Hawk-eye admits DRS gaffe issues apology to PCB

Hawk-Eye Innovations, the company responsible for delivering Decision Review System (DRS) technology in cricket, has acknowledged a significant error that occurred during the ninth inning of the ongoing Pakistan Super League (PSL) season. The mistake was publicly recognized, and Hawk-Eye has extended a formal apology to the Pakistan Cricket Board (PCB), providing a comprehensive written explanation of the incident.

In a statement released by the PCB, it was clarified that the error was due to an operator mishandling within the Hawk-Eye system, leading to an incorrect ball-tracking display during a crucial moment of the match. Addressing the situation, Hawk-Eye conveyed to PCB: “Had processes been followed as expected, this (correct ball tracking data) would have been available only a few seconds after the incorrect data was played on broadcast.”

Hawk-Eye holds the reputation of being the sole ICC-endorsed supplier capable of providing the full suite of DRS services. This monopolistic standing means that cricket boards worldwide, including the PCB, have no other choice but to rely on Hawk-Eye for implementing DRS in their games.

The error had a direct impact on the outcome of the game, according to Islamabad United’s captain Shadab Khan, who vented his frustration over the blunder. He insisted that the technical failure swayed the match’s result, stating to ESPNcricinfo, “I think technology made a mistake. The ball-tracking showed a different delivery, and it was a match-changing moment. These sorts of things should be sorted out properly in such a big tournament. These mistakes should not happen.” Shadab, a leg spinner himself, found the tracking data showing a delivery hitting outside off stump and spinning away to be inconsistent with the actual playing conditions observed during his bowling.

The match in question saw a stellar performance by Rilee Rossouw of the Quetta Gladiators who played a pivotal role in securing victory for his team. Rossouw’s disciplined batting led him to notch up 34 indispensable runs off 38 balls, which included three fours. His performance, paired with the productive partnership with Sherfane Rutherford, who contributed a quick 29 runs off 23 balls, laid the foundation for Quetta Gladiators’ win. Together, they amassed a crucial 62-run stand which steadfastly guided the team towards the target set by Islamabad United.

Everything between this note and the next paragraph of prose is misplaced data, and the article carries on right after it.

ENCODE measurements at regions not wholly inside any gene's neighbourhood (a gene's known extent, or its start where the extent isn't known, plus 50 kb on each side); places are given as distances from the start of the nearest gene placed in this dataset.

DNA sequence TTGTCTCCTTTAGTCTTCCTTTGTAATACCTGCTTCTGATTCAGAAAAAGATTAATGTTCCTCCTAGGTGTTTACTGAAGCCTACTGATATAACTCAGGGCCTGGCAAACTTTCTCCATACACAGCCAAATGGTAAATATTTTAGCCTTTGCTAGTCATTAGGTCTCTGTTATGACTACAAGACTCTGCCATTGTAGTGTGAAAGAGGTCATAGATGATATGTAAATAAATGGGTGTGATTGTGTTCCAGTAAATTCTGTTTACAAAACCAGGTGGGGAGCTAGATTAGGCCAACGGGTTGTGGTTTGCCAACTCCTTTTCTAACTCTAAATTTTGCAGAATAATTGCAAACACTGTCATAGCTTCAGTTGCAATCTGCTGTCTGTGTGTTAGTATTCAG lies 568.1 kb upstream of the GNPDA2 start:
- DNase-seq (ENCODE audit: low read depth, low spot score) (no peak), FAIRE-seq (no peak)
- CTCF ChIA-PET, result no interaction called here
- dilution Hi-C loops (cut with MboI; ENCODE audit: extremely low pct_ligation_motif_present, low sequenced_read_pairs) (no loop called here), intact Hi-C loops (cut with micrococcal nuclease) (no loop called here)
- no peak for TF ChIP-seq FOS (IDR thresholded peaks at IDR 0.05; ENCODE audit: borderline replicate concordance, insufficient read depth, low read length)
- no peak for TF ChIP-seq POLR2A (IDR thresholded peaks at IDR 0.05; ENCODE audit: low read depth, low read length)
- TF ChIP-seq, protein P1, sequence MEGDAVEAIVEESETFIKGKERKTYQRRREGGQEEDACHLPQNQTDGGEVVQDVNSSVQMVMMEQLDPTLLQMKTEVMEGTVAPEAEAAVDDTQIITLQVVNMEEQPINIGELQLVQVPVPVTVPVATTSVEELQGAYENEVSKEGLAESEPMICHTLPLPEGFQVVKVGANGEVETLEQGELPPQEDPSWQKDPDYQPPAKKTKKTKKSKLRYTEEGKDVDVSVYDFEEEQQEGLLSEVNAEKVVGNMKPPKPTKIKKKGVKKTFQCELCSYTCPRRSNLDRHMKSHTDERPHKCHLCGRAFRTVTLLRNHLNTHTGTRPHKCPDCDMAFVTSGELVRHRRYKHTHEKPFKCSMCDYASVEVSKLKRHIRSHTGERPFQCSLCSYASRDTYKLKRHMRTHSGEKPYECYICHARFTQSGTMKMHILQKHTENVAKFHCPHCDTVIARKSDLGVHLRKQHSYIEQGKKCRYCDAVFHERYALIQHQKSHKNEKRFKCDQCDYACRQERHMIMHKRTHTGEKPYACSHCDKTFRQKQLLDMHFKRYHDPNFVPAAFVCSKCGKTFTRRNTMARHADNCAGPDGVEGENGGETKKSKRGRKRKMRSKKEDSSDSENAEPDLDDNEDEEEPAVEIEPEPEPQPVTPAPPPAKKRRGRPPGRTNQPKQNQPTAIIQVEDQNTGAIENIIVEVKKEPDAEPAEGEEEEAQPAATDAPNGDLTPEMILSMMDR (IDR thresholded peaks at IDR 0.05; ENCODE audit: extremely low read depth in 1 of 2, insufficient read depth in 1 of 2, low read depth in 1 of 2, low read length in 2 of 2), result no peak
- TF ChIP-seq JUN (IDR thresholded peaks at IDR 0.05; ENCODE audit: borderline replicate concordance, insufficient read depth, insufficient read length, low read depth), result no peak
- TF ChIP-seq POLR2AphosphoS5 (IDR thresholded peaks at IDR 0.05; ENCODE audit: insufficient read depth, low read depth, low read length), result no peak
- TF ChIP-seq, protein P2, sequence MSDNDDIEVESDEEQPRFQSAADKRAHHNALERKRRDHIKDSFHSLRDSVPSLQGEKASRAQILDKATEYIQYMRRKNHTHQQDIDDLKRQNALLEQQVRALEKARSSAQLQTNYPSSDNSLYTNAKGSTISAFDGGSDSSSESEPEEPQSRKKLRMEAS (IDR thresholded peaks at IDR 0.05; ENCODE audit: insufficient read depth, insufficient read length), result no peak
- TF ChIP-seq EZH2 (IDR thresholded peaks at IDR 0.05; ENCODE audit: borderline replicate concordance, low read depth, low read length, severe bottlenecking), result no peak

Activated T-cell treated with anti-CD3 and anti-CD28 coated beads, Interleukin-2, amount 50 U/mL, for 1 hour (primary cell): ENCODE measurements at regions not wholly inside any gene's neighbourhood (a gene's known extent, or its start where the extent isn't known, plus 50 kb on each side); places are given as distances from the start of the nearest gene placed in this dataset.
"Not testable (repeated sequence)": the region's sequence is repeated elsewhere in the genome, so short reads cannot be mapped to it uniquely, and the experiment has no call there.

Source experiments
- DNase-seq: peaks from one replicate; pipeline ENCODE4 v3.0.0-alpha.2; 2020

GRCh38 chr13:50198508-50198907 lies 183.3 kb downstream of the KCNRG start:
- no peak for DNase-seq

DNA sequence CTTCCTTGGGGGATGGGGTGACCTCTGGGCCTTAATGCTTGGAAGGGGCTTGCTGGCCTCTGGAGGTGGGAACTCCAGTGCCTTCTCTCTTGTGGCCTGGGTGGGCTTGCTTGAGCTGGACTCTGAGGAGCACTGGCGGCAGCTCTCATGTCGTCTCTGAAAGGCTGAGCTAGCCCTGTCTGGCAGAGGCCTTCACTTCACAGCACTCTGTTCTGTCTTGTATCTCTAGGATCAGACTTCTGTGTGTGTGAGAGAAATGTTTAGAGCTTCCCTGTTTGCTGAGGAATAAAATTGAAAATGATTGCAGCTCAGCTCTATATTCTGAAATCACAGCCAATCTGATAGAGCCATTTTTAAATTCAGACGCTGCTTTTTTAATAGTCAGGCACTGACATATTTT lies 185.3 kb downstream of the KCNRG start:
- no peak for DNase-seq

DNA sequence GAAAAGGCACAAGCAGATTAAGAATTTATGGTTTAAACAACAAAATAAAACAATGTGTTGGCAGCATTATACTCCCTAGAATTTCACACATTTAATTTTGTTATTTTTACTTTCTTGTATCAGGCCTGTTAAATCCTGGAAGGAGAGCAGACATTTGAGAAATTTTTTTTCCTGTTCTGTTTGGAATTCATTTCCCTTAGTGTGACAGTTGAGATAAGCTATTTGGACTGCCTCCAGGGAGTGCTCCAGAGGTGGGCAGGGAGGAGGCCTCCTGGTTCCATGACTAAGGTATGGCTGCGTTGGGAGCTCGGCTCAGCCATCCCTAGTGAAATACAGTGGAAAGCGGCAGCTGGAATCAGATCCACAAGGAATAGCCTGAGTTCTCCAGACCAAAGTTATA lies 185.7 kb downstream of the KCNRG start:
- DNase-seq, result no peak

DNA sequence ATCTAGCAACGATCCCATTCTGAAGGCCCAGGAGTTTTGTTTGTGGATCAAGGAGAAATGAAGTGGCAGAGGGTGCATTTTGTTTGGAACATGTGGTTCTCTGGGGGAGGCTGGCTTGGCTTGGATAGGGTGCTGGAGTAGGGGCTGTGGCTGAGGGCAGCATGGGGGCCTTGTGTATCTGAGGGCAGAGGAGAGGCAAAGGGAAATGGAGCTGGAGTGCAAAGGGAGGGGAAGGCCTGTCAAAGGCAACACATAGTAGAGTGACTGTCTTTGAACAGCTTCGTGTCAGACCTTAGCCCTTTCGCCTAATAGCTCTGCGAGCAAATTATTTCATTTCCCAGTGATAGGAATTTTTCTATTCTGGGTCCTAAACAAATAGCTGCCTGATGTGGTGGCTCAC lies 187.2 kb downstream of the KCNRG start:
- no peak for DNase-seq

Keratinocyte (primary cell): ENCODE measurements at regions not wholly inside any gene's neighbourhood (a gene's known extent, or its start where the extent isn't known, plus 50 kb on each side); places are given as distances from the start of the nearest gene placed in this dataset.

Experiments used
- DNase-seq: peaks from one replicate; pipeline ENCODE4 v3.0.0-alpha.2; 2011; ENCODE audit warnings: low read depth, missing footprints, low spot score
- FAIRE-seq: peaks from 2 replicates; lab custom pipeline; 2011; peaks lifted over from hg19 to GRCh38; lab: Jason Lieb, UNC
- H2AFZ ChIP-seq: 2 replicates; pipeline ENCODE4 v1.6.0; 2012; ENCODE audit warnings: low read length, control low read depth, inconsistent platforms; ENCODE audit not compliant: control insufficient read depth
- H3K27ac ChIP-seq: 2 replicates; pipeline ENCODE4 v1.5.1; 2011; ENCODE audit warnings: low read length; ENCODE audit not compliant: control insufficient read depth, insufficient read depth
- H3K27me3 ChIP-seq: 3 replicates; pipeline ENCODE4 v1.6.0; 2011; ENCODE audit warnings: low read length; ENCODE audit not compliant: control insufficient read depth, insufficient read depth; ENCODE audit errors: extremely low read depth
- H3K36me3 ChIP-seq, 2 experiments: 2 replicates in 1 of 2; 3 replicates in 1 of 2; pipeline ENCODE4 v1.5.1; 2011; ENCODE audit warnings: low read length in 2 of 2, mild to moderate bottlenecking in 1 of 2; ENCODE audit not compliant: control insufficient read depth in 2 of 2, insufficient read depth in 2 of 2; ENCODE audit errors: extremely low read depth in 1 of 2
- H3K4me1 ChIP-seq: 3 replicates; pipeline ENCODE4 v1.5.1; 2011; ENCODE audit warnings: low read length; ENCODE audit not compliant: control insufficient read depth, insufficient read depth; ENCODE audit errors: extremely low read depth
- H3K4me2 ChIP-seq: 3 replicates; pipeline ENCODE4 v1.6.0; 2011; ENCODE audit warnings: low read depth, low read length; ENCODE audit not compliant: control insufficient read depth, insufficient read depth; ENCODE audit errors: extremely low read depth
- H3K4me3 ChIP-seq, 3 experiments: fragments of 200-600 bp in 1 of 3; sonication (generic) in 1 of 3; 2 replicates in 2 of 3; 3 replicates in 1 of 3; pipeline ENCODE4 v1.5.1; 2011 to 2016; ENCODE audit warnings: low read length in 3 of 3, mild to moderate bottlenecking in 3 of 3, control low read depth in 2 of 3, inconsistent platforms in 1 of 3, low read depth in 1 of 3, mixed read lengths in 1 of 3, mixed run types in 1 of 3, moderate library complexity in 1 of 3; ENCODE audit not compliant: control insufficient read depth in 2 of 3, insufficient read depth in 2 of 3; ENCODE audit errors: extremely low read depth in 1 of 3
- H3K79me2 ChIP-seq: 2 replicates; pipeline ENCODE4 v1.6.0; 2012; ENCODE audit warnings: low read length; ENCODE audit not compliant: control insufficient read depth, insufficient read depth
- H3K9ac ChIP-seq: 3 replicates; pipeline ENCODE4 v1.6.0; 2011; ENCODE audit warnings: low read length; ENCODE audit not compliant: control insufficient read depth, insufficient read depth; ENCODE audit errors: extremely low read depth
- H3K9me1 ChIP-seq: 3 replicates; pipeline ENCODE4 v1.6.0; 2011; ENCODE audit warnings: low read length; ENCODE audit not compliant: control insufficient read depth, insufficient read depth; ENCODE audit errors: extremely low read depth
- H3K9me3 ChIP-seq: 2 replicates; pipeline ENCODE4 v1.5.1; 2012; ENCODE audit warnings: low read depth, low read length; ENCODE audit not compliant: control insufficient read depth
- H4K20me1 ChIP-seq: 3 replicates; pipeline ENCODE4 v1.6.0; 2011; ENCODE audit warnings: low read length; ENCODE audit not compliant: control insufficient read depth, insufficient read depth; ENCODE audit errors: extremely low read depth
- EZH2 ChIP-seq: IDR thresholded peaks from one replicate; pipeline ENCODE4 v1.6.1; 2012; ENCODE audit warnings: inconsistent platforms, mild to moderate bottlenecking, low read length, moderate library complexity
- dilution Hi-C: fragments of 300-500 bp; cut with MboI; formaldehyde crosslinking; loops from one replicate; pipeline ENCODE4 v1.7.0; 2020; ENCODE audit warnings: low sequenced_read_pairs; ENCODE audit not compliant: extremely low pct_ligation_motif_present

The tactically played innings of Rossouw culminated with the Gladiators surpassing the target score with 10 balls remaining, showcasing not just the batsman’s skill but also his ability to handle pressure. Commendable for his contributions, Rossouw was deservingly named the Player of the Match as he helped Quetta Gladiators clinch two critical points in the league standings.

The DRS incident has highlighted the significant impact technology has on the modern game of cricket and raises questions about the reliability and oversight of the systems in place. The acknowledgment and apology from Hawk-Eye signal a commitment to maintaining the integrity of the sport, but the event also underlines the need for continual assessment and improvement of technological aides like DRS.

In the backdrop of this incident, participating teams and stakeholders will be assessing their dependency on technology and demanding higher standards of accuracy moving forward, especially in high-stakes tournaments such as the PSL where every game can have far-reaching consequences for the teams involved. Meanwhile, the cricketing community will be watching closely as Hawk-Eye and other technology providers work to bolster trust in the systems that are now integral to the game’s adjudication processes.

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